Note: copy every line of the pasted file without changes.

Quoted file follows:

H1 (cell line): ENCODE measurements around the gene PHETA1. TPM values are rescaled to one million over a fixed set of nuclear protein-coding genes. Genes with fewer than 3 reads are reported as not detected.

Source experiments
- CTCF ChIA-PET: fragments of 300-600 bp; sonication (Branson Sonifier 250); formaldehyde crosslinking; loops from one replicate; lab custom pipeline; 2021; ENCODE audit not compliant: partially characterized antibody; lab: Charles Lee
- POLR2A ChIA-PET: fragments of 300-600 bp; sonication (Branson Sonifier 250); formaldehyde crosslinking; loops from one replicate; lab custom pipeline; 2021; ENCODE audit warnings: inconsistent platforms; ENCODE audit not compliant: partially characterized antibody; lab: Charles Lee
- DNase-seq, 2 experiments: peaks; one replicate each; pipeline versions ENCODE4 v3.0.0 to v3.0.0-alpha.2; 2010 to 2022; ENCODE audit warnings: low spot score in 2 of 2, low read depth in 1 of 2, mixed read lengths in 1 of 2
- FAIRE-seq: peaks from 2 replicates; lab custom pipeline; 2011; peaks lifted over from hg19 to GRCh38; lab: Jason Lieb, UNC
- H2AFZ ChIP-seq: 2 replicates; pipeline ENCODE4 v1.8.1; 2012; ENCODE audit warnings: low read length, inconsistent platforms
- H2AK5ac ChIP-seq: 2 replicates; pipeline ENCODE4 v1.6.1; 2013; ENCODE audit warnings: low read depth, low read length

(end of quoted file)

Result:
H1 (cell line): ENCODE measurements around the gene PHETA1. TPM values are rescaled to one million over a fixed set of nuclear protein-coding genes. Genes with fewer than 3 reads are reported as not detected.

Source experiments
- CTCF ChIA-PET: fragments of 300-600 bp; sonication (Branson Sonifier 250); formaldehyde crosslinking; loops from one replicate; lab custom pipeline; 2021; ENCODE audit not compliant: partially characterized antibody; lab: Charles Lee
- POLR2A ChIA-PET: fragments of 300-600 bp; sonication (Branson Sonifier 250); formaldehyde crosslinking; loops from one replicate; lab custom pipeline; 2021; ENCODE audit warnings: inconsistent platforms; ENCODE audit not compliant: partially characterized antibody; lab: Charles Lee
- DNase-seq, 2 experiments: peaks; one replicate each; pipeline versions ENCODE4 v3.0.0 to v3.0.0-alpha.2; 2010 to 2022; ENCODE audit warnings: low spot score in 2 of 2, low read depth in 1 of 2, mixed read lengths in 1 of 2
- FAIRE-seq: peaks from 2 replicates; lab custom pipeline; 2011; peaks lifted over from hg19 to GRCh38; lab: Jason Lieb, UNC
- H2AFZ ChIP-seq: 2 replicates; pipeline ENCODE4 v1.8.1; 2012; ENCODE audit warnings: low read length, inconsistent platforms
- H2AK5ac ChIP-seq: 2 replicates; pipeline ENCODE4 v1.6.1; 2013; ENCODE audit warnings: low read depth, low read length